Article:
A Winter Climb Of Pen-y-ghent

Pen-y-ghent in the Yorkshire Dales is a peak that I often head to to blow the cobwebs away. Standing at 2,277 feet (694 m) it is the lowest and first of the Yorkshire 3 Peaks so as I do that often, it is nice sometimes to head here to climb it on its own and take in every step.

Of course every season and weather condition makes every walk here completely different. This time there had been a snow overnight and blue skies where out. Perfect to head to Pen-y-ghent for some fresh air and miles.

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I love a circular route and this one is a great 6 miles starting in the village of Horton in Ribblesdale. At the time of writing there is the main pay and display parking in the centre. But especially in quiet times the local pubs etc let you use their car park for around £2 via a honesty box.

Due to the fact that Horton is not huge and this is the start for both the Yorkshire 3 peaks as well as Pen-y-ghent I would always advise getting there early to avoid parking disapointments.

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This is a view back over the valley to a wintry Ingleborough, another favourite. You get this view on a clear day almost as soon as you start walking up pen-y-ghent itself. Glorious.

The best way to get on the right path up is to head to the church which is on the main road through the village, the B6479. Facing the church you see a gate to a field on the left of it. Go through, cross this field and out the other side. Turn left for a few metres, cross the wooden bridge, turn left again and follow the lane. Then after a few hundred metres up this lane you see a signpost left saying Pen-y-ghent and Yorkshire 3 peaks. This is the path up and up.

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It is a steady climb up through fields and through gates. The snow was getting deeper and deeper as the altitude got higher. The dogs were loving every minute running and jumping around. Tired me out just watching them.

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Before you know it you pass through a gate where you join the Pennine way. The summit you want is unmistakably on the left. If you want to do this walk in winter I would advise at least having hiking grip studs. The snow is light and fluffy at the bottom perhaps but up here it has turned to sheer ice as people have walked over the wet snow.

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In the summer the section to the top is a light scramble and a jaunt. But even with this little snow and ice it is a scramble where you could easily slip. Take care.

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After the fun on the rocks the top opens up with a clear steady path up to the top. Here you see that getting out is completely worth it. Yorkshire views and hills for miles and miles. I find it so exhilarating to be up on a mountain in winter. Even more so with a cold fresh air and blue skies. The contrasts with the white winter setting is amazing.

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The top was really busy when we got there. It is a popular walk and climb as I have said. Even in these conditions. Malc still had time for his trig point pose though of course.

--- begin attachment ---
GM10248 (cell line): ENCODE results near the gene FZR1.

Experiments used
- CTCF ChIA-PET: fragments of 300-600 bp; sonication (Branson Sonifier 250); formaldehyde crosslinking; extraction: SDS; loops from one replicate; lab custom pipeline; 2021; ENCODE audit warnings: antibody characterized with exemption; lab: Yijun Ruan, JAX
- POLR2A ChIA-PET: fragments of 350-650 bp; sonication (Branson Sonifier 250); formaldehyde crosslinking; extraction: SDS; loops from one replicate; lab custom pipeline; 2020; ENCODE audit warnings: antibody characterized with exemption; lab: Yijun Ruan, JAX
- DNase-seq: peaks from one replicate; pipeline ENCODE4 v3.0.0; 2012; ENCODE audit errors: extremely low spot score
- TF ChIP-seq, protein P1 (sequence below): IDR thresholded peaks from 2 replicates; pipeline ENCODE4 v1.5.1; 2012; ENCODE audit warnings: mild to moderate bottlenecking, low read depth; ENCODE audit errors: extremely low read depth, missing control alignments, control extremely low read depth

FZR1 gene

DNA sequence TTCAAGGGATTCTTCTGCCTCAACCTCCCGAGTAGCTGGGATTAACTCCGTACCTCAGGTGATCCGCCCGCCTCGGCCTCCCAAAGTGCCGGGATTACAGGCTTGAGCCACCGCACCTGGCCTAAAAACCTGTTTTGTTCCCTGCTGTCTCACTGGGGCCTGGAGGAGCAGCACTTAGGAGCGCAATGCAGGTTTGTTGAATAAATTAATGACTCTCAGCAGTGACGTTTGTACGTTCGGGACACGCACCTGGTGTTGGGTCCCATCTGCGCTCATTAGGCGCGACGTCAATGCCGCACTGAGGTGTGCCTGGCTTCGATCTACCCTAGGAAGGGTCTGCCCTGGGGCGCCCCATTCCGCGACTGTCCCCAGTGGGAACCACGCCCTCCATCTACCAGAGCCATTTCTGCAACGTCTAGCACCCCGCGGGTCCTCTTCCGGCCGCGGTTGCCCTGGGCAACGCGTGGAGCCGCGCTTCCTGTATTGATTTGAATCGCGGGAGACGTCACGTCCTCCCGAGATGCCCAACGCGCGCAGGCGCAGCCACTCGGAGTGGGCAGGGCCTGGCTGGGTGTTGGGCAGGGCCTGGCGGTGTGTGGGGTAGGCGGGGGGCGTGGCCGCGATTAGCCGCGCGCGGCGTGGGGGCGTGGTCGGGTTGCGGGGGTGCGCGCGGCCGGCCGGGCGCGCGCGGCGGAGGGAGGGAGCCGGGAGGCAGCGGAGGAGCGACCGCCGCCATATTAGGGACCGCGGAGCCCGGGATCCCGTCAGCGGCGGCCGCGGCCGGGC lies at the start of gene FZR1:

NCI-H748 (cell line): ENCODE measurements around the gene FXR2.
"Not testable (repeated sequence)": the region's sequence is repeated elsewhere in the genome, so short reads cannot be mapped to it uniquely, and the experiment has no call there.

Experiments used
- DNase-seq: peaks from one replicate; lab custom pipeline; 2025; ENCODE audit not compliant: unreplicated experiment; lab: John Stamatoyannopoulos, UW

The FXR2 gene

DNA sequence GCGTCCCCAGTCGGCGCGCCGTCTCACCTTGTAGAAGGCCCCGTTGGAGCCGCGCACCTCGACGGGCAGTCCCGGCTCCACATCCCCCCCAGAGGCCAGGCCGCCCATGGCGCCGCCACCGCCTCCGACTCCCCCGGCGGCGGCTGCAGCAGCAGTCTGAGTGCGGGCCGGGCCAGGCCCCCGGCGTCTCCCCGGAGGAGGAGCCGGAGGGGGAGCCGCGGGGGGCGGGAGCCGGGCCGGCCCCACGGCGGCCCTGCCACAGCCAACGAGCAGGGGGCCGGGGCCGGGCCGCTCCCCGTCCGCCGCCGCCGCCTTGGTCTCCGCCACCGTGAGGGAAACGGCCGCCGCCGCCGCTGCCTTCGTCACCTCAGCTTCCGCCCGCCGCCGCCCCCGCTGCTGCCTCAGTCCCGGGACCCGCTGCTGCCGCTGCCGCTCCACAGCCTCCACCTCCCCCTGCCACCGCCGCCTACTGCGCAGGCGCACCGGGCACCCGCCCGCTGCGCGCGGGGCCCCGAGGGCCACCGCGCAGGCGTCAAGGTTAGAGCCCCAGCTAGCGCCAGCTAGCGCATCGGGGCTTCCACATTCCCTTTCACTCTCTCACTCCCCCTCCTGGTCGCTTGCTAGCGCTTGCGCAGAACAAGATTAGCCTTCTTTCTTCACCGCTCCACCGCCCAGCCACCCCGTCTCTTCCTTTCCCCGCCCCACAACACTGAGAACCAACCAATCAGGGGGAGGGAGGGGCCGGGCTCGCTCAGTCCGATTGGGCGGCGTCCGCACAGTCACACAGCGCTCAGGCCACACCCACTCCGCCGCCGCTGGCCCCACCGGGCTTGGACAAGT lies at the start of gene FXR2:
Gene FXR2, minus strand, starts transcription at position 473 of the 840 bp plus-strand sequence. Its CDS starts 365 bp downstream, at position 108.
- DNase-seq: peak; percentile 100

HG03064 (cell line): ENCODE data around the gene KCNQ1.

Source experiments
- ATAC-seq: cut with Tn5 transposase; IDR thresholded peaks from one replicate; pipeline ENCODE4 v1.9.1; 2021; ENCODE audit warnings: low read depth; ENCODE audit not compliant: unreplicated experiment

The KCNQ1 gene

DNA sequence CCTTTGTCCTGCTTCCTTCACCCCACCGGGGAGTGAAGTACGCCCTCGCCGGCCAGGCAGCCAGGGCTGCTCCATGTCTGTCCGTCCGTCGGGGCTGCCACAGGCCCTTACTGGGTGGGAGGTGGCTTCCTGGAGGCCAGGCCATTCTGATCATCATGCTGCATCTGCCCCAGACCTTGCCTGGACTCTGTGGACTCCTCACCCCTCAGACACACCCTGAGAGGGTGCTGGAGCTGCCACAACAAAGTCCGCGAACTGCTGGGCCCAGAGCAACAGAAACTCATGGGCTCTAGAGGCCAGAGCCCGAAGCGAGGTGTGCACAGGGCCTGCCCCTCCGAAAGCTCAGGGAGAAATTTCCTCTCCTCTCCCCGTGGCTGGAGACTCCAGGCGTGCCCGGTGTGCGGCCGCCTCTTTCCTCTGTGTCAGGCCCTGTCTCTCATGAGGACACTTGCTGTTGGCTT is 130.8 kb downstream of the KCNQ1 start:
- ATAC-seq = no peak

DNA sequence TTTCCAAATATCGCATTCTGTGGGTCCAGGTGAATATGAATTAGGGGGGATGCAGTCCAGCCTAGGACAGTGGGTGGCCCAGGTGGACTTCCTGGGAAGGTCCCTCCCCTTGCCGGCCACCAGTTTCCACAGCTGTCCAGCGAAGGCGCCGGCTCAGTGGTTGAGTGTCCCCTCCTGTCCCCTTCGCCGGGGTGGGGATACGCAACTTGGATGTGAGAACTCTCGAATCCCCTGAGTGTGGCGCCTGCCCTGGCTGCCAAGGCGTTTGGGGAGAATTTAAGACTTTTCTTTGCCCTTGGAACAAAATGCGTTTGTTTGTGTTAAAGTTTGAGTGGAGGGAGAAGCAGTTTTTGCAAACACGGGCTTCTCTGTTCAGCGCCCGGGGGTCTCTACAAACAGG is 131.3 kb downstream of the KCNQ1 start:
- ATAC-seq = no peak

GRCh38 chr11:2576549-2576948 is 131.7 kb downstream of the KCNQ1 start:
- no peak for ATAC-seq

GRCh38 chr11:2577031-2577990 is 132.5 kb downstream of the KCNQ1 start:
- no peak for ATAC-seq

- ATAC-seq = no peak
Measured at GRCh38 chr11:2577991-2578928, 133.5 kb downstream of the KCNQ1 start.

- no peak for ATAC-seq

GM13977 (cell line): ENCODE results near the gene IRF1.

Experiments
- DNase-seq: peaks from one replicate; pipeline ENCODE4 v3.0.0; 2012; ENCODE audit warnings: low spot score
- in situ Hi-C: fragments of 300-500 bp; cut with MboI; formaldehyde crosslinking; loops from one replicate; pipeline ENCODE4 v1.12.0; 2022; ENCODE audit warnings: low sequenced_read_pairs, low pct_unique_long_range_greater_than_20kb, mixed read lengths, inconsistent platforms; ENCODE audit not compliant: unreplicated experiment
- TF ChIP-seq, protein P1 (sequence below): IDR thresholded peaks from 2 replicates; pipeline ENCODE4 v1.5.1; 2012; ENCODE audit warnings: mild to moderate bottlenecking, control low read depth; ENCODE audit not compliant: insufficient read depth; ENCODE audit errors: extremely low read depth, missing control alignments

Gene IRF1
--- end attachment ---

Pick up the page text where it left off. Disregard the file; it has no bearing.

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From the top you can either come the way you came or carry on a circular. Basically head through the gap in the wall and head straight on and down, the other side. It is a wide well trodden path.

As I was leaving the summit I caught some paragliders enjoying their time up there. Great setting with Ingleborough in the background!

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Halfway down there was the signpost I pause by when doing the 3 peaks. A spot where having just done the first you see the other two, Whernside and Ingleborough, either side of a sign showing the way ahead, to the right then left respectively.

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As you go down and it starts to level out you will come to a junction that is straight on for 3 peaks and left, down a track/bridleway into the village to complete the circular.

Along here you get some magnificent views back of Pen-y-ghent. You can see almost every turn you have taken.

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Before long you are back down in the village and ready for a nice warm drink. Winter walks give me so many good memories for the charming difference to the greens at other times. Refreshing cold air, sun and snow. Also it creates more unique memories of a day well spent.

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Of course Pete and Malc, my trusty companions loved it too!

Route Details

Distance: 6 miles

Download GPX of this walk – click here

Duration: 3 to 4 hours

Parking: Postcode BD24 0HF

A large pay and display car park in the middle of Horton-in-Ribblesdale.

Written by Paul Steele

Paul is the founder and Editor of the site. An avid hiker and trekker. Travel, adventure and photography are passions that he combines to make his articles here. Likes to see the positive in everything.

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